Ex-Japanese Princess Husband Passes New York Bar Exam

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The man who married a former Japanese princess has passed the New York bar exam, defying critics in his country who had criticized their romance.

Kei Komuro’s name is on the list of those who passed the New York State Bar Examination in July, which was published Friday on the New York State Board of Law Examiners website.

Komuro’s engagement to former Princess Mako, announced in 2017, caused widespread public outcry, mostly on social media and in the tabloids.

One of the reasons was a financial problem from Komuro’s mother, although this has since been resolved.

Komuro, 31, a graduate of Fordham University Law School, works at a New York law firm and lives in New York with Mako, a museum curator.

She gave up her royal status last year when she married Komuro. All Japanese princesses renounce their royal status upon marriage, as there is only male succession in the Japanese Imperial family.

Speculation has now shifted to how much money Komuro might earn as a lawyer, instead of when he might be fired.

Reports indicate that Komuro’s precarious position will improve with the Imperial family, the couple may move from Hell’s Kitchen in Manhattan to a more upscale neighborhood and Komuro’s mother may move in with them.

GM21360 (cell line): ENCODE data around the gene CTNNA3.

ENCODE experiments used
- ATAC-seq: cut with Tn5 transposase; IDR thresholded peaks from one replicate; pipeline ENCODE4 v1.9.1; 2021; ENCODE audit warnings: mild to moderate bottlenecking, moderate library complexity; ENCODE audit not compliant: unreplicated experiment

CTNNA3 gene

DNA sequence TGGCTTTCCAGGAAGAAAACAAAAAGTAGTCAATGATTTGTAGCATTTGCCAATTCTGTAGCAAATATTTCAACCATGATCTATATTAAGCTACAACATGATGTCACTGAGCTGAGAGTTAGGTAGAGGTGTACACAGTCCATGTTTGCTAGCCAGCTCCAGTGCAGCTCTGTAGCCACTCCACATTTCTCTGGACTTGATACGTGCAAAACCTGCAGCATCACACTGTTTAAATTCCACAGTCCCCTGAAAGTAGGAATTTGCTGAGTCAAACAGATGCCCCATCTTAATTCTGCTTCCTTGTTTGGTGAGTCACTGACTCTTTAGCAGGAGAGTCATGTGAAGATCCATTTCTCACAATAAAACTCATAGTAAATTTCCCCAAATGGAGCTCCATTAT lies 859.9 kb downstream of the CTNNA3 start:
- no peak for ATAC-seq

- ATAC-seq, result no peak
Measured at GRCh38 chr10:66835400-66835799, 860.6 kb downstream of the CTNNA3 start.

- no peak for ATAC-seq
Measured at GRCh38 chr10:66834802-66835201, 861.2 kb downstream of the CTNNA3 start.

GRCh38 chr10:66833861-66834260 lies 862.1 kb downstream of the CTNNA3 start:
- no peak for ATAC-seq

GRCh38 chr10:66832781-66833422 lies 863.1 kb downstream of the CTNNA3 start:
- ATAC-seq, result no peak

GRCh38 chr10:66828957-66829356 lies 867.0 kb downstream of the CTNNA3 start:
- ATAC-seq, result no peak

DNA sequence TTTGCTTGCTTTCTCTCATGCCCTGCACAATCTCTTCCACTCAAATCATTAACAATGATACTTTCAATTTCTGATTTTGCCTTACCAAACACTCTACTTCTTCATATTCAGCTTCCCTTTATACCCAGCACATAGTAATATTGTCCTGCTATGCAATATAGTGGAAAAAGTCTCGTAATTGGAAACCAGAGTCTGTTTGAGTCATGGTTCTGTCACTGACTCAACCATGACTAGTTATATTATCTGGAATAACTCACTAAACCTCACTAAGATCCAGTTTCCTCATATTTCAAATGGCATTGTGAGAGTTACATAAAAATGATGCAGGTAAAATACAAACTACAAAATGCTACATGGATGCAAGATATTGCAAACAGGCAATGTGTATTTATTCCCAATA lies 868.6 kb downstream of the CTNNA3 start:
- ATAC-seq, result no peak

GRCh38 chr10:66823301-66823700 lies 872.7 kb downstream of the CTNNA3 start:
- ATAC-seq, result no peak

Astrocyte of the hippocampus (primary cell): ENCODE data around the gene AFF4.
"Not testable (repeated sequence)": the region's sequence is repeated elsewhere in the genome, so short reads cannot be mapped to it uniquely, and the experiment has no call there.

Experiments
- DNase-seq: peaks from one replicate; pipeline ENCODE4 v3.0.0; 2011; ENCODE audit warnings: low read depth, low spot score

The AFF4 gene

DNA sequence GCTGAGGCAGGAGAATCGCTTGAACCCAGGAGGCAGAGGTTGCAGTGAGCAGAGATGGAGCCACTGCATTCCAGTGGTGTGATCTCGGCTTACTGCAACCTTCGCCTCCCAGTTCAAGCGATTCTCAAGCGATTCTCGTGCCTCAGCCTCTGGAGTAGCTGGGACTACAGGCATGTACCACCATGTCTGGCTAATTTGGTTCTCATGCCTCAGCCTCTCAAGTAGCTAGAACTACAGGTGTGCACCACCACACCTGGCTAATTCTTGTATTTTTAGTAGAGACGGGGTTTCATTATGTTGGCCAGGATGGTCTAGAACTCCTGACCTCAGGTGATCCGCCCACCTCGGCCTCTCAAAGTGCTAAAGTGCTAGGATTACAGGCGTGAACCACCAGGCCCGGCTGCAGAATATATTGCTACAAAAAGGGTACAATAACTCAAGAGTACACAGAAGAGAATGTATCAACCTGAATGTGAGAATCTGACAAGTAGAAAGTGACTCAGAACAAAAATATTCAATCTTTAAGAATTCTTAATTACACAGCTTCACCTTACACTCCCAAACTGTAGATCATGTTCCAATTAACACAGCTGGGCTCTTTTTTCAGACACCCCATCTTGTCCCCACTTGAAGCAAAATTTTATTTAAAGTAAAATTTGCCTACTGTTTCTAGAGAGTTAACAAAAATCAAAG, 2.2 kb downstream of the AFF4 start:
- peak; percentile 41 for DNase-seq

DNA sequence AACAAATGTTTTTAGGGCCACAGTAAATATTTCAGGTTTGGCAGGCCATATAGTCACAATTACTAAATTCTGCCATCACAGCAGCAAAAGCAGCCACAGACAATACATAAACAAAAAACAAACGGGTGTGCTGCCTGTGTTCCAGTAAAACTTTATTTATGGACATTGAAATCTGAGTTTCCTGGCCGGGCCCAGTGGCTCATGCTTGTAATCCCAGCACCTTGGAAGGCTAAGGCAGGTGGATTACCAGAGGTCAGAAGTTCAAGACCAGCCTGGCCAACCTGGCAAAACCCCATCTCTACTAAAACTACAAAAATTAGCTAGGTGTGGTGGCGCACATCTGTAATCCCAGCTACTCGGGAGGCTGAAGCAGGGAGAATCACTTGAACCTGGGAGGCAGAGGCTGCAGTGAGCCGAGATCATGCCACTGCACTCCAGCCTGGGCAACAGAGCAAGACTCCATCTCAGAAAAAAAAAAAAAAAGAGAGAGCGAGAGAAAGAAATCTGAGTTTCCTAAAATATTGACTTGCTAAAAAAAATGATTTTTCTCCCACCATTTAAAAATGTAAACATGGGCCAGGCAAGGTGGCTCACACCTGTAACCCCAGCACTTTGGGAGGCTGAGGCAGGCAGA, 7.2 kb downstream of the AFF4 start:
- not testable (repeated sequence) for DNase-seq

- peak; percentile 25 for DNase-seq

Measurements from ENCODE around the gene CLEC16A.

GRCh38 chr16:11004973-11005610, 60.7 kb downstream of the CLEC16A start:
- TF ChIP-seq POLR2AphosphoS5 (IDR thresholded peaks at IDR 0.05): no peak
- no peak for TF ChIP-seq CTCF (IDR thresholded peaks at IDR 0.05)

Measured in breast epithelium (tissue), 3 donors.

Japan seems modern on the surface, but values ​​regarding family and women are rooted in feudal practices. Many Japanese are also often jealous of people who study abroad or get jobs in international companies.

Local media say the couple are like Romeo and Juliet, and used the Japanese equivalent of the phrase, “third time is the charm.” Komuro has missed the bar on his two previous attempts.

It is common for people to succeed after several attempts. Of the 9,609 candidates for the last exam, the pass rate was 66% out of 6,350 people, including Komuro.

The couple did without any fancy marriage, registered their marriage and flew to New York in November last year.

They met while attending Tokyo International Christian University ten years ago.

Japanese tabloids had stalked the couple in New York, taking snapshots and snidely commenting on Mako’s casual attire, which contrasted with the usual formal attire of the Japanese Imperial family.

Other princesses married commoners and left the palace. But the reaction to Komuro and Mako has been particularly frantic, largely focusing on his ability to support his wife.

Mako, who turns 31 on Sunday, is the niece of Emperor Naruhito, who also married a commoner, Masako.

Masako, a Harvard graduate, suffered from depression in cloistered imperial life.

Former Emperor Akihito, Naruhito’s father, was the first member of the imperial family to marry a commoner.

The family holds no political power but serves as a symbol of the nation, attending ceremonies and visiting disaster areas.

When Komuro returned from the United States last year to marry Mako, they were reunited for the first time in three years.

Mako then said, “He’s someone I can’t live without.” Komuro echoed his devotion, “I want to live the only life I have with the person I love.”

(This story has not been edited by the Devdiscourse team and is auto-generated from a syndicated feed.)

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